(Bloomberg) -- A group of financial institutions including Morgan Stanley, Bank of America Corp. and Citigroup Inc. are introducing a global accounting standard to gauge the climate impact of financial transactions.
The method lets companies measure greenhouse-gas emissions tied to their loans and investments, a key step in advancing climate goals, the Partnership for Carbon Accounting Financials said in a statement Wednesday.
Firms in the past have received limited guidance on how to gauge their impact, Giel Linthorst, executive director of the secretariat of PCAF, said in an interview. The standard, which covers commercial real estate, mortgages and other asset classes, will help firms stay aware of how they’re contributing to emissions and enable comparisons between companies, he said.
Financial firms have come under pressure to address their effects on the environment, and many have made commitments in recent months. Morgan Stanley, which joined PCAF in July, has pledged to eliminate net emissions from its financing activities by 2050.
Eighty-seven firms around the world with $17.8 trillion in total assets have joined PCAF and committed to reporting their finance-related emissions, according to the group. Once firms join, they have three years to gather data and begin publishing annual reports, Linthorst said. The goal is for companies to integrate climate disclosures into their financial reports, he said.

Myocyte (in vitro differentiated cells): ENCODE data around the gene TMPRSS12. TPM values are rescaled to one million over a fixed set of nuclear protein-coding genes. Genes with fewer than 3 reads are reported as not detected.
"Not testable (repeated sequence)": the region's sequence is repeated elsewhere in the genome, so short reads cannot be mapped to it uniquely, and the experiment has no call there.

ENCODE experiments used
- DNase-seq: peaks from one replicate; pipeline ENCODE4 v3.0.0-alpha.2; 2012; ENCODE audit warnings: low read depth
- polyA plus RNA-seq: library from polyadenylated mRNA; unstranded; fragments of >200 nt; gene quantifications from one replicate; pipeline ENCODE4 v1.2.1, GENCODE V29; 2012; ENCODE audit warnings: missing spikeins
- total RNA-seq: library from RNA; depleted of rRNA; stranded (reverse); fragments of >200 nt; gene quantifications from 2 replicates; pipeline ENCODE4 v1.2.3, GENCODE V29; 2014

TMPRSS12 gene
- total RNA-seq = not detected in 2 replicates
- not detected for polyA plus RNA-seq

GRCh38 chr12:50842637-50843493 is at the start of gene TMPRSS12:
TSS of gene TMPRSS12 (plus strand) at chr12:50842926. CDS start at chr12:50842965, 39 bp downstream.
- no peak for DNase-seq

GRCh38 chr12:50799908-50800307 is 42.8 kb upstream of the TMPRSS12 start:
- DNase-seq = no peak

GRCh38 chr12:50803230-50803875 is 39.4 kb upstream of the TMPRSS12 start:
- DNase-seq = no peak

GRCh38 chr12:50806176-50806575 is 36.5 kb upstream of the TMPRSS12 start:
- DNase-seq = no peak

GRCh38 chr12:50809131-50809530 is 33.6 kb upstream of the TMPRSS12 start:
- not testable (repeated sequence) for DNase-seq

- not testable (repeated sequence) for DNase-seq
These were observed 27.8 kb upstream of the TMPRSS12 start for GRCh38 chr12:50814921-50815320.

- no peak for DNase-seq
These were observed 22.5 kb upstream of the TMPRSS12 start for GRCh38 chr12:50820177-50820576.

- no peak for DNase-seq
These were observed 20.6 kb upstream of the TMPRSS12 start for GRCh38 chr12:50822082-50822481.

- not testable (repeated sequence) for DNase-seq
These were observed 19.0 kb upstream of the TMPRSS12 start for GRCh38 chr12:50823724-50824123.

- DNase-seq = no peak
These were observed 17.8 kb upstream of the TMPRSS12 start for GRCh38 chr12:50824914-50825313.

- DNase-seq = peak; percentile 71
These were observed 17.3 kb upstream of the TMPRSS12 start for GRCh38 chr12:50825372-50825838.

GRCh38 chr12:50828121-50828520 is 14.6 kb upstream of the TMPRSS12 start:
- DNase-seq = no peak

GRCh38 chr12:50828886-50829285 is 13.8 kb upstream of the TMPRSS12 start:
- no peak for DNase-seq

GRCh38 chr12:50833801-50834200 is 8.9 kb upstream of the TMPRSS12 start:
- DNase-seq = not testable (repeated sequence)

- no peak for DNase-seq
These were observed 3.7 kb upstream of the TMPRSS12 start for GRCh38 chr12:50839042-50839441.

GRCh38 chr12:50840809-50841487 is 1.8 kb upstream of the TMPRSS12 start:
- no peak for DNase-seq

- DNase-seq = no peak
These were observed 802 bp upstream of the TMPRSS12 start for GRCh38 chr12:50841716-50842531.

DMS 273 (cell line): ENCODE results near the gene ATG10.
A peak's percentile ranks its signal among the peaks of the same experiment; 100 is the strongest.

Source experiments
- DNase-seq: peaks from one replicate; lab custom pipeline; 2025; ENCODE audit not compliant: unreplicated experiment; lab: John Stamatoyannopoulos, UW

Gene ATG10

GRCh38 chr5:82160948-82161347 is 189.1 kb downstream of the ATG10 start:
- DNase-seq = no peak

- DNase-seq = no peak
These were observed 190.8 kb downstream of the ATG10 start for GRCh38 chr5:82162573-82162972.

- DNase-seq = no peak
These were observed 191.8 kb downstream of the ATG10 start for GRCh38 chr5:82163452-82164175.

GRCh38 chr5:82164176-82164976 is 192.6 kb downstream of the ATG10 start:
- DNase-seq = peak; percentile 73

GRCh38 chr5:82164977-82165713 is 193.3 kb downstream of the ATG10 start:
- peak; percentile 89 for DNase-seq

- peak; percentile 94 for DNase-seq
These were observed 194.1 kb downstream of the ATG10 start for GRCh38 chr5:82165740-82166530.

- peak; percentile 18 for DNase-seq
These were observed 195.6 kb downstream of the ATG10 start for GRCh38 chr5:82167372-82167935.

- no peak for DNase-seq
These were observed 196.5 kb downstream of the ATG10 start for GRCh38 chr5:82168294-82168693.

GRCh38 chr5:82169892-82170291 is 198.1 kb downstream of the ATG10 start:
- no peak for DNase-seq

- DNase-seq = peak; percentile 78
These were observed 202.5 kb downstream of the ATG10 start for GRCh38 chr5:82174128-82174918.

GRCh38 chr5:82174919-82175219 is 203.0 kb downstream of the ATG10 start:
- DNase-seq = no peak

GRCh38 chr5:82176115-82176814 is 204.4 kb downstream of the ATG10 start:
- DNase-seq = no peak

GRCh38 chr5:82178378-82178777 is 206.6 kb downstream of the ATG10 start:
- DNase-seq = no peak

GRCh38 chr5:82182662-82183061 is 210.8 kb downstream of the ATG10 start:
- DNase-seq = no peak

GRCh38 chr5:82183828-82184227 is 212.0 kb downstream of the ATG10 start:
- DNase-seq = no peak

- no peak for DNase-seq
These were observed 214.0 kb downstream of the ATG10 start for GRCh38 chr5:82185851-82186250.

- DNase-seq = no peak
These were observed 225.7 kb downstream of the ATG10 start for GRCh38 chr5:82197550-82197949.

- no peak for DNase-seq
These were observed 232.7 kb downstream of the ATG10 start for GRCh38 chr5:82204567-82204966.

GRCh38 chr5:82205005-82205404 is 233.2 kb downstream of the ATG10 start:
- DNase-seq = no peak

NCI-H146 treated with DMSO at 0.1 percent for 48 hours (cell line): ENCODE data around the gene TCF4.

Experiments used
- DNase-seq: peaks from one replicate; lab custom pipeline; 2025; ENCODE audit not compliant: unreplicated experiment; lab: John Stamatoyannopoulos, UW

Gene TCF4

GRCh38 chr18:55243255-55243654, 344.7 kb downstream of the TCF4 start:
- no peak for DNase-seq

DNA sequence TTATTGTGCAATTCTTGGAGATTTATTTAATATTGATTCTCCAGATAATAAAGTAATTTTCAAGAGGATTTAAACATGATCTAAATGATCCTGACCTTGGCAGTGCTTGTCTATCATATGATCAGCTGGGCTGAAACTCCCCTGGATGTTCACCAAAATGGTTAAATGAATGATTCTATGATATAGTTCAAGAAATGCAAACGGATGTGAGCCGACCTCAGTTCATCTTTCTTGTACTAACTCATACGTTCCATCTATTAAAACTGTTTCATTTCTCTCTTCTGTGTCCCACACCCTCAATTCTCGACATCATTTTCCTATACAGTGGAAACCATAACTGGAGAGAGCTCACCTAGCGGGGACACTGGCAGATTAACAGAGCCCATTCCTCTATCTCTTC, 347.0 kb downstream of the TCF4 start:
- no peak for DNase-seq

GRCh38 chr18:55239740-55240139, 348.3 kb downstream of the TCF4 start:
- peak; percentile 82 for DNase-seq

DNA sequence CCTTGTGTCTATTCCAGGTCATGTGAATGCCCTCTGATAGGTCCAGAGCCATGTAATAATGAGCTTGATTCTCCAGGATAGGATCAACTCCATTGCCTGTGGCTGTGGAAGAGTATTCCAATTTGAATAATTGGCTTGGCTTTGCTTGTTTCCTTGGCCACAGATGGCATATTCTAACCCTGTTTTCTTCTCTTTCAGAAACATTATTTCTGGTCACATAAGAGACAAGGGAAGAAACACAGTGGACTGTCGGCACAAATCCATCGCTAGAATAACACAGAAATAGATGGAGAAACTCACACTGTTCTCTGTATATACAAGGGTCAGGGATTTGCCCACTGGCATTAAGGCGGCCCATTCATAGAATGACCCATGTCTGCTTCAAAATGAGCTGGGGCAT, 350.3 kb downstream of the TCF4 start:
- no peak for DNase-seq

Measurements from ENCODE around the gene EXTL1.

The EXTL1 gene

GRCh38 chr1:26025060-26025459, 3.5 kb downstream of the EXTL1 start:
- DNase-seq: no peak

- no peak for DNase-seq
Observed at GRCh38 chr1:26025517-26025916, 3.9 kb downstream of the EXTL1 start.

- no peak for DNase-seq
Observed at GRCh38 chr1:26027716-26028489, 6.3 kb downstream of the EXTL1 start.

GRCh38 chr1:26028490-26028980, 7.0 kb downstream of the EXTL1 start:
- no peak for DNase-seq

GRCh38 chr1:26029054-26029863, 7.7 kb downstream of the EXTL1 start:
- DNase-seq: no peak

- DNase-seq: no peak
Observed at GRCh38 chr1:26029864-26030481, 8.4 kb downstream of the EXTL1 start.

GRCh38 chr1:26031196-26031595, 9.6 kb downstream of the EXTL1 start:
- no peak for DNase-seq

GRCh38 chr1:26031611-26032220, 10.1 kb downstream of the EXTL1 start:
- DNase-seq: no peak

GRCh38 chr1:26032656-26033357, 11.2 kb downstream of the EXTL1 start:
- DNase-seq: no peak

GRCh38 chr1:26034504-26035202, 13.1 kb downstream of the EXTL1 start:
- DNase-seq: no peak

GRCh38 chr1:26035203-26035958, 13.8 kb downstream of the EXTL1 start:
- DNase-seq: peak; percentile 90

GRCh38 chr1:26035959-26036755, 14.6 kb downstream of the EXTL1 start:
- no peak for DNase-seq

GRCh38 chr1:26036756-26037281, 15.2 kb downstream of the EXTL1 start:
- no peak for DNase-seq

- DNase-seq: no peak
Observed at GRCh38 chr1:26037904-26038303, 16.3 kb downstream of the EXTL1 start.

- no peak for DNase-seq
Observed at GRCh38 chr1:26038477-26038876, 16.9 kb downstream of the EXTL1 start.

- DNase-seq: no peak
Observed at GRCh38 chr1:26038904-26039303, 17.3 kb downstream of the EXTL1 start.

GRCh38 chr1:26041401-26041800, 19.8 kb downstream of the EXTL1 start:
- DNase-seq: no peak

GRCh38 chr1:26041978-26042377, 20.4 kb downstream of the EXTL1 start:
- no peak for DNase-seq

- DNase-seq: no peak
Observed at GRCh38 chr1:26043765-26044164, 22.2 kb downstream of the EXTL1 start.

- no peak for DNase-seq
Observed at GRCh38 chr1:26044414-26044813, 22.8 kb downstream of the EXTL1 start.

PCAF expects to expand to 100 firms by the end of the year, and hopes to reach 250 firms in 2022, according to Linthorst. The group aims to add more asset classes, including sovereign bonds and green bonds, to its standard next year, he said.
Several companies within PCAF, including Morgan Stanley and Bank of America, created the standard over the past year and sought feedback from other financial firms and policy makers, the group said.
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